Christian Society and the Crusades, 1198-1229

By Edward Peters | Go to book overview

II. Crusade and Council, 1208-1215

1. The Albigensian Crusade: From the Chronicle of Roger of Wendover

Rogerof Wendover began to write his chronicle at St. Albans monastery in Englandaround 1217and continued to 1235, when he was succeeded by Matthew Paris. Rogerwas uniquely well informed and a sensible user of documentary evidence. His account of the Council and the events of the Albigensian Crusade reflect the point of view of a learned, uninvolved English cleric who had the power of organizing events and presenting a coherent narrative. The selections from Roger's chronicle in this volume are taken from J. A. Giles ' translation in Bohn's Antiquarian Library, London, 1849, Volume II. The best discussion of Roger's work is that by V. H. Galbraith, Roger Wendover and Matthew Paris ( Glasgow, 1944).


The Albigensian Heresy and the Launching of the Crusade, 1208.

About that time the depravity of the heretics called Albigenses, who dwelt in Gascony, Arumnia, and Alby, gained such power in the parts about Toulouse, and in the kingdom of Arragon, that they not only practised their impieties in secret as was done elsewhere, but preached their erroneous doctrine openly, and induced the simple and weak-minded to conform to them. The Albigenses are so called from the city of Alba, where that doctrine is said to have taken its rise. At length their perversity set the anger of God so completely at defiance, that they published the books of their doctrines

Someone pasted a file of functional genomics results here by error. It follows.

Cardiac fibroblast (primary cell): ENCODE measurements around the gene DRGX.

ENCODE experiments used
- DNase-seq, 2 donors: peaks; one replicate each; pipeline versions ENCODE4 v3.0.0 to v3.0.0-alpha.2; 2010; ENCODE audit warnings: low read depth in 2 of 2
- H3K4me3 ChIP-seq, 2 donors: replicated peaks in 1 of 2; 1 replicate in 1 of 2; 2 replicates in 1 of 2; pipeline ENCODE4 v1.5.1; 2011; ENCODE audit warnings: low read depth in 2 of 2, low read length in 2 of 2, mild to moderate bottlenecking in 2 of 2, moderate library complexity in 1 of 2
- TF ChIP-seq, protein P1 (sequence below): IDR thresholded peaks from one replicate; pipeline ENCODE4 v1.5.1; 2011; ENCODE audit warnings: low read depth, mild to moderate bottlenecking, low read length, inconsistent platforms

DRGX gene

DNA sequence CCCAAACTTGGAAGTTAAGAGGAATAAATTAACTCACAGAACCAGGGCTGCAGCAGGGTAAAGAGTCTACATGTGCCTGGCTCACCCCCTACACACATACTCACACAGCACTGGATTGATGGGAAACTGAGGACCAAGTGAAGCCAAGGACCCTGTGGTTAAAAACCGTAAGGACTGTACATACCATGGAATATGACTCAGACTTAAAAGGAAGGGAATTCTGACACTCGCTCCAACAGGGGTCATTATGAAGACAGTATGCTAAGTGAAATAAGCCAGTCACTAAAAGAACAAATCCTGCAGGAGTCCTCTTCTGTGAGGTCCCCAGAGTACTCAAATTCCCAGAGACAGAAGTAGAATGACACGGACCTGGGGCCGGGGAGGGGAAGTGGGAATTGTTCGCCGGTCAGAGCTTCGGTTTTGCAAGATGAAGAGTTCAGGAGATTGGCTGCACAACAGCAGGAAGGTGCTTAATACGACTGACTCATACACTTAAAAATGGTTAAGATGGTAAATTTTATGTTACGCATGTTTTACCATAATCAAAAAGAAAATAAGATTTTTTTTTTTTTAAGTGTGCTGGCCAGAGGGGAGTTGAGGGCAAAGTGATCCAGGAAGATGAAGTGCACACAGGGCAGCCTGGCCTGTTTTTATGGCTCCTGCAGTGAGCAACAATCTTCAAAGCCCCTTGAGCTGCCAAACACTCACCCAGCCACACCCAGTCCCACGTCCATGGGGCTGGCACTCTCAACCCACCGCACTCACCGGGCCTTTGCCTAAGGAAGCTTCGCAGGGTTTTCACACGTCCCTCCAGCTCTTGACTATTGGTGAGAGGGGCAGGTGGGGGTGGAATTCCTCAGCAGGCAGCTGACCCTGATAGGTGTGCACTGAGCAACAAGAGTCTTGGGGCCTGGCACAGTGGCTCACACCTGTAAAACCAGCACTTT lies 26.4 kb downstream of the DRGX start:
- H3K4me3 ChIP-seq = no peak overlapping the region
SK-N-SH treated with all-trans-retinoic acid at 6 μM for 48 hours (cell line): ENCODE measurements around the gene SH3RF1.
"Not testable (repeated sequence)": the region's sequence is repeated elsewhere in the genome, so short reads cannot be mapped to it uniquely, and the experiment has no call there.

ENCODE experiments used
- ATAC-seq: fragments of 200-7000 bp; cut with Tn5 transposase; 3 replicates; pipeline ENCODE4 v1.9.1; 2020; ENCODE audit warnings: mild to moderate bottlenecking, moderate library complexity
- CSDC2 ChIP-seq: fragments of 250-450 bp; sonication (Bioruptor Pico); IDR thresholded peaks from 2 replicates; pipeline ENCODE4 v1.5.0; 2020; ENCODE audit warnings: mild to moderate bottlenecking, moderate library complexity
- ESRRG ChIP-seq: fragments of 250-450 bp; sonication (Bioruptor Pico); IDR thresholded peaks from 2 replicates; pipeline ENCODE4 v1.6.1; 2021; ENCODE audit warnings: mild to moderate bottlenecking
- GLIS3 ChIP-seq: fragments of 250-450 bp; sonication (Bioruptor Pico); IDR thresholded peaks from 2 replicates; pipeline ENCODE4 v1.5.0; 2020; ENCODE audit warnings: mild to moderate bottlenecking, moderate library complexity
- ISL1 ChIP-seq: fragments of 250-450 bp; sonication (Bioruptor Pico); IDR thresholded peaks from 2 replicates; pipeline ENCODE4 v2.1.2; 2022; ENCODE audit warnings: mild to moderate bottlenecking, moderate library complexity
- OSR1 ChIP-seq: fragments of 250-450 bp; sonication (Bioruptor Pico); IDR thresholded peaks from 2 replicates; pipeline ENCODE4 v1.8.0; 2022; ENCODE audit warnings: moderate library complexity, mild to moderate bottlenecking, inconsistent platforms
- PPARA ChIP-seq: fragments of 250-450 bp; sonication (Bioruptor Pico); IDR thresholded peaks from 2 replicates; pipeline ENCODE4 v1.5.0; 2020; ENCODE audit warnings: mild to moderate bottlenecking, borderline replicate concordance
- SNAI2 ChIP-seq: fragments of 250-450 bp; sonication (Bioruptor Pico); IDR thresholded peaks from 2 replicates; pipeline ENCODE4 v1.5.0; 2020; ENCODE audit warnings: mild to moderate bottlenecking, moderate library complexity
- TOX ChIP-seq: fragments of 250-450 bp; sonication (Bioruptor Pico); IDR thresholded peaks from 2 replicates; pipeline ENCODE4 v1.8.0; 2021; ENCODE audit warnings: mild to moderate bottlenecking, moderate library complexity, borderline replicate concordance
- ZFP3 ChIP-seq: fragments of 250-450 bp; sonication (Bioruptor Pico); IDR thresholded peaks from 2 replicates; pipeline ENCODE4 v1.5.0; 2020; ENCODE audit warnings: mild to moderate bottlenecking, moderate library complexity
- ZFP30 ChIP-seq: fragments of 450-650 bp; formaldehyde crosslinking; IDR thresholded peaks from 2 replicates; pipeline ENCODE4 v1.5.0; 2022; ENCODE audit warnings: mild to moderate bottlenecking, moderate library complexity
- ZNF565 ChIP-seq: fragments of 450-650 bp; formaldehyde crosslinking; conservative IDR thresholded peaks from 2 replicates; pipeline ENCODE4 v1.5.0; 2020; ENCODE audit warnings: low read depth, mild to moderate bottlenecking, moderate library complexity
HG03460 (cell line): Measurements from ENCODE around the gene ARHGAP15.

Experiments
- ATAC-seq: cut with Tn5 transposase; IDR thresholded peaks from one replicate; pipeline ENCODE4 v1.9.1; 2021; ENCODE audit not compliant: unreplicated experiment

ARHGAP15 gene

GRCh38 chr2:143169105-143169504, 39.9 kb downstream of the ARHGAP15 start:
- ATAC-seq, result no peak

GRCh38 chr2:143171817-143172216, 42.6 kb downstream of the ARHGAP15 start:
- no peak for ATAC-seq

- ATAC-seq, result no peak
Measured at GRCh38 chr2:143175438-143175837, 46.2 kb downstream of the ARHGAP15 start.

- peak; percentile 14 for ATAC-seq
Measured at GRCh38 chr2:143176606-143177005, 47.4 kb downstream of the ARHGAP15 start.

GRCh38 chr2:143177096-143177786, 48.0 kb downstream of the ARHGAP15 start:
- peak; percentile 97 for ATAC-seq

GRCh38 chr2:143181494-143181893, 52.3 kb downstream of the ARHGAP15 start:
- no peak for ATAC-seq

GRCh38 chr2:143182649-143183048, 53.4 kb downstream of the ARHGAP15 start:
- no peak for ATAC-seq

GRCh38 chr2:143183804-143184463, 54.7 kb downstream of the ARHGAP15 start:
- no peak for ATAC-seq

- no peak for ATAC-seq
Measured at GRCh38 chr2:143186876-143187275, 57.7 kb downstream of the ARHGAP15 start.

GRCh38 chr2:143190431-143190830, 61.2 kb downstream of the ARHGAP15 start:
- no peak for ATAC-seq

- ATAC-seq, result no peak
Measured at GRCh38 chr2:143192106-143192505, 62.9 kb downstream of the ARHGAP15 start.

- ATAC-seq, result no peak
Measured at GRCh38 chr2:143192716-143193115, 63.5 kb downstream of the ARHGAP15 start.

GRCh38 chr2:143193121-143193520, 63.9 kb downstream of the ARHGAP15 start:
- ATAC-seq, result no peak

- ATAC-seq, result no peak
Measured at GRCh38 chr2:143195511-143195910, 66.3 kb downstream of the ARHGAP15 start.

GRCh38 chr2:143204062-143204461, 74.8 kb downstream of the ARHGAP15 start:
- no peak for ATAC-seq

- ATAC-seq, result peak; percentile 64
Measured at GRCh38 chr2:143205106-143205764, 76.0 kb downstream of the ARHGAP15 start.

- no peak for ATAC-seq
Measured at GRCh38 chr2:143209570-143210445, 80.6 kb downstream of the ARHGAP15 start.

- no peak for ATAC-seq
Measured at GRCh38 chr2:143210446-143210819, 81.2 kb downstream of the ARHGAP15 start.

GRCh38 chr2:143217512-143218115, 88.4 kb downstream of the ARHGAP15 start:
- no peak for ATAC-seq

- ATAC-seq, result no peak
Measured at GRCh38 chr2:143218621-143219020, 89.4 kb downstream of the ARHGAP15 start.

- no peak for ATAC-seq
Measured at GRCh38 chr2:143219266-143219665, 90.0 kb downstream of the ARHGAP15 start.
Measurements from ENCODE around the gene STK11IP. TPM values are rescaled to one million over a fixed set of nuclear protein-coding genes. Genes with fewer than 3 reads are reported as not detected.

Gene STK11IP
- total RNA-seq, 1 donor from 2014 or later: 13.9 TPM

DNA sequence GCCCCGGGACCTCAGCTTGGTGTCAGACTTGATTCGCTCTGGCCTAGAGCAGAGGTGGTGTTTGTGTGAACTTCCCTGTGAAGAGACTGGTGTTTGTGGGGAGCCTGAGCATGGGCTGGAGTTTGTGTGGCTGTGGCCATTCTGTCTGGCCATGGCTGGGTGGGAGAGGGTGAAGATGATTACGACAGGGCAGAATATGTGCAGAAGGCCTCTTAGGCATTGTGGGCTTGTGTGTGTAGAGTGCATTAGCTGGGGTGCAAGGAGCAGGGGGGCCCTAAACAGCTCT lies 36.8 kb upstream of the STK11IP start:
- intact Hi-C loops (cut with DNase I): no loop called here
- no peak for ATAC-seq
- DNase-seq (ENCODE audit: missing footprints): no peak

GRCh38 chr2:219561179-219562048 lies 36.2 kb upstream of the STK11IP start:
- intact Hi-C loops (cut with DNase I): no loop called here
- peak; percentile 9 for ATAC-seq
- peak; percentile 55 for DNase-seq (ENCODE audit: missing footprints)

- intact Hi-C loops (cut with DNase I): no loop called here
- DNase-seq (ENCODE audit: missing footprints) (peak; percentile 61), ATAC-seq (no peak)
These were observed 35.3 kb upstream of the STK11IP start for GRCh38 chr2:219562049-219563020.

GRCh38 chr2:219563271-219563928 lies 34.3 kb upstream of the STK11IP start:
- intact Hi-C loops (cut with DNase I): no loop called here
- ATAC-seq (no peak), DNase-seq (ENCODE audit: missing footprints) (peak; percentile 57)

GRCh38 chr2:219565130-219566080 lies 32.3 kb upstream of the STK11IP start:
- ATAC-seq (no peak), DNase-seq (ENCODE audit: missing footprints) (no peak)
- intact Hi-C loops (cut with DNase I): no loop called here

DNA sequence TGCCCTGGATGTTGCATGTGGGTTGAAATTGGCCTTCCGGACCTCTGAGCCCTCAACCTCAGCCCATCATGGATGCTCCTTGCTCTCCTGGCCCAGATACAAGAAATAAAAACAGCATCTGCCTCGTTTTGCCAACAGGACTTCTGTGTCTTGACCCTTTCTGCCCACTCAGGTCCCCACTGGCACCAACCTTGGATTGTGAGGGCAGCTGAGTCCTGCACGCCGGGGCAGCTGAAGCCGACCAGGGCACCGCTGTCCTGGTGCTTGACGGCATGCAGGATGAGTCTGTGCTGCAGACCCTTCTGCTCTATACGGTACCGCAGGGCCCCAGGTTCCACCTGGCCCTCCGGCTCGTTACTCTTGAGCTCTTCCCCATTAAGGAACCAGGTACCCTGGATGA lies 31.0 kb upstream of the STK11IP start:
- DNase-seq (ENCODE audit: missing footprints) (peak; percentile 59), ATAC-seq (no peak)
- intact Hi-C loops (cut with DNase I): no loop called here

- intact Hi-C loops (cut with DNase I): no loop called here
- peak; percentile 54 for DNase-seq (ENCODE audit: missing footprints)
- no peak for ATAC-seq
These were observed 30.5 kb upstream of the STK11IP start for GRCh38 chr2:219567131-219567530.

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Christian Society and the Crusades, 1198-1229
Table of contents

Table of contents

  • Title Page iii
  • Contents v
  • Editor's Note vii
  • Introduction ix
  • I - The Fourth Crusade, 1202-1207 1
  • II - Crusade and Council, 1208-1215 25
  • III - The Fifth Crusade, 1217-1222 48
  • IV - The Emperor's Crusade, 1227-1229 146
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